Beautiful, brutal, haunting, and hopeful, Station Eleven is the story of several people whose lives briefly touched or affected each other, before or after the apocalyptic fall of modern civilization due to a violently aggressive flu strain that wiped out an unknown but huge portion of humanity.
The part of the tale that serves as back story follows the famous Hollywood actor Arthur on his road to fame; in the post-epidemic part we meet Kirsten, with the present-day story playing out 20 years after the apocalyptic events. Their lives touched briefly during the last weeks of electricity, international travel, air condition, and internet as he, an aging actor, performed the role of King Lear in a stage production in which she, at eight years old, had a non-speaking part.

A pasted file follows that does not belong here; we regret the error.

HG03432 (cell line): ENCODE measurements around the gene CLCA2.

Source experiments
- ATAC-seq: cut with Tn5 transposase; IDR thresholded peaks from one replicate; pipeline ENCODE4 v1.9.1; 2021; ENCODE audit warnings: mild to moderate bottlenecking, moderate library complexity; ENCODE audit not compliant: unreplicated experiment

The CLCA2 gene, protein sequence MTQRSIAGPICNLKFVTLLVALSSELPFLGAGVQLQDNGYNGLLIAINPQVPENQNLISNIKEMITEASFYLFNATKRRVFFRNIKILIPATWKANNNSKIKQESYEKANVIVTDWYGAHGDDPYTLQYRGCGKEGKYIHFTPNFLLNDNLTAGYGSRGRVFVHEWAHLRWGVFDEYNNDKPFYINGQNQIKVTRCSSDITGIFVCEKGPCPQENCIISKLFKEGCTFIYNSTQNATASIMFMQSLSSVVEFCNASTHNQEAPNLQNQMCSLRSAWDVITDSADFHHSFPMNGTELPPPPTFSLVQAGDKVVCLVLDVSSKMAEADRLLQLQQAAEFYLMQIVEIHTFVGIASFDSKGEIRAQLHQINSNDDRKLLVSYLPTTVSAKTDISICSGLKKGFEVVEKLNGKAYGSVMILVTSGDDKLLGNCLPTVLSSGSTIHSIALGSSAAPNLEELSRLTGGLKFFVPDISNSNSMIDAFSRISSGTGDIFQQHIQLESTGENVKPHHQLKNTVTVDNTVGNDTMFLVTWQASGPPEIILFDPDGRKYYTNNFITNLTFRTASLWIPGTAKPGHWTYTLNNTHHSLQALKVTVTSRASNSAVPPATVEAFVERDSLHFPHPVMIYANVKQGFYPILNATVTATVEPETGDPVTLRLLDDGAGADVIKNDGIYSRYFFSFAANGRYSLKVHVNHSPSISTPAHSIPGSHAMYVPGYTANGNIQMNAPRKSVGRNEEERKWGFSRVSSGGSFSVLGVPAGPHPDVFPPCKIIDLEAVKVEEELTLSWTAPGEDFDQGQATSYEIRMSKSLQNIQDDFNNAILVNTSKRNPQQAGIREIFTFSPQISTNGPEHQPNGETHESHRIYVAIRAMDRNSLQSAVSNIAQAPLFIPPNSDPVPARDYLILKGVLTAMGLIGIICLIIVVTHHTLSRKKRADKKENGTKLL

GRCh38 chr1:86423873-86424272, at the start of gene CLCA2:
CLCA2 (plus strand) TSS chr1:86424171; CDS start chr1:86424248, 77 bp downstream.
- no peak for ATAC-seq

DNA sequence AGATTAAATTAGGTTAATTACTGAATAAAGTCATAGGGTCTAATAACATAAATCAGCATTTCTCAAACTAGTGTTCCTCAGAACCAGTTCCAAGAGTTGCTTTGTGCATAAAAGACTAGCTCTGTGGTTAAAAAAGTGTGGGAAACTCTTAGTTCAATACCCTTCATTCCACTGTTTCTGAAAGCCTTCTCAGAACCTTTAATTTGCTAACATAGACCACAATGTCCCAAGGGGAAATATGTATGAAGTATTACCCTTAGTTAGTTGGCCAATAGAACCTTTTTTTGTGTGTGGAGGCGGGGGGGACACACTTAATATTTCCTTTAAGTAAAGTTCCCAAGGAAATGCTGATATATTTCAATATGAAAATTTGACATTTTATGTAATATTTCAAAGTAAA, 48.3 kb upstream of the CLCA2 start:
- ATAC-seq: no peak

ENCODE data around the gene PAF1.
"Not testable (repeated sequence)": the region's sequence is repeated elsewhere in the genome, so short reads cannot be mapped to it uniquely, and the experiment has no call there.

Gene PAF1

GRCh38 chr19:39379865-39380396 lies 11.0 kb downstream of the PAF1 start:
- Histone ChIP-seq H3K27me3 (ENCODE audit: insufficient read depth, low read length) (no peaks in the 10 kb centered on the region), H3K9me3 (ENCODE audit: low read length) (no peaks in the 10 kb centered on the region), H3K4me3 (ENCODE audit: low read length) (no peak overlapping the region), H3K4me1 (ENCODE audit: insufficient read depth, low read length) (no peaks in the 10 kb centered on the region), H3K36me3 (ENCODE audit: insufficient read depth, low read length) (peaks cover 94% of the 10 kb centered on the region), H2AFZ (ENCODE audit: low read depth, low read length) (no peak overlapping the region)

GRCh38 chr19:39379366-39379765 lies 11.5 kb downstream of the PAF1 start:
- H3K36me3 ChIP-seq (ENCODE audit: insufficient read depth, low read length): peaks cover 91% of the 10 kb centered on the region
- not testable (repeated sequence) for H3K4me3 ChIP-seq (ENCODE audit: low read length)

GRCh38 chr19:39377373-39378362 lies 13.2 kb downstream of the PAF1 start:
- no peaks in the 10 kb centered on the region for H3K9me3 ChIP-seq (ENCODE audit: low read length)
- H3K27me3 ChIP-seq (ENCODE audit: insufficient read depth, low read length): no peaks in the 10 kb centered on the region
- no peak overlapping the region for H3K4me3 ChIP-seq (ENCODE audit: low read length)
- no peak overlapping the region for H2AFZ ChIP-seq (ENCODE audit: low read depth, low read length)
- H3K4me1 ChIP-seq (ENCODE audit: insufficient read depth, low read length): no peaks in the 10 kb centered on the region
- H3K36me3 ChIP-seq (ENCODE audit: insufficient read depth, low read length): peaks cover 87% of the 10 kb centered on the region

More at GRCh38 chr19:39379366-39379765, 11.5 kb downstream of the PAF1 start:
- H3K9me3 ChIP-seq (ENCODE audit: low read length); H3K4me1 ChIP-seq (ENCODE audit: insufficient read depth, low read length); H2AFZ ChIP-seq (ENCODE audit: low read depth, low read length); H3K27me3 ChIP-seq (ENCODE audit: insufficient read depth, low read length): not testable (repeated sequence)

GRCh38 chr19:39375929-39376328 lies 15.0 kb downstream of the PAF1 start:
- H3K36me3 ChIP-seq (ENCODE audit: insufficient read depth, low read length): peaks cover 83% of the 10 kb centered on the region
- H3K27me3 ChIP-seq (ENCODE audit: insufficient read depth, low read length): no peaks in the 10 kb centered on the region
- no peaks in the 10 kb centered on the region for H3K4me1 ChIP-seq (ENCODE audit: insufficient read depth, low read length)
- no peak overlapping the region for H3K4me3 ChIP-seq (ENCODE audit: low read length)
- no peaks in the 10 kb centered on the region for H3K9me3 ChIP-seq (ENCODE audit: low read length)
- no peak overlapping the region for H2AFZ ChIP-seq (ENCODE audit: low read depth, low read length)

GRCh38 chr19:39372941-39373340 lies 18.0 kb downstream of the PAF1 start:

Arthur never lived to see life after the flu changed the way humans live their lives, but never the less his he is present decades later, as the mythological person who gave Kirsten the lonely child actor the graphic novel Station Eleven, given to him by its creator, his first wife. By the time we meet Kirsten again, twenty years into the new world, she has joined the Travelling Symphony – half orchestra, half theatre company – carrying her cherished and thumbed copies of Station Eleven close to her heart.
The two stories are silently interwoven, in fragments, flowing into and out of each other’s way, together telling av tale of regret, nostalgia, a fight to not only survive but to live gracefully, and, finally, hope.
I recommend it highly.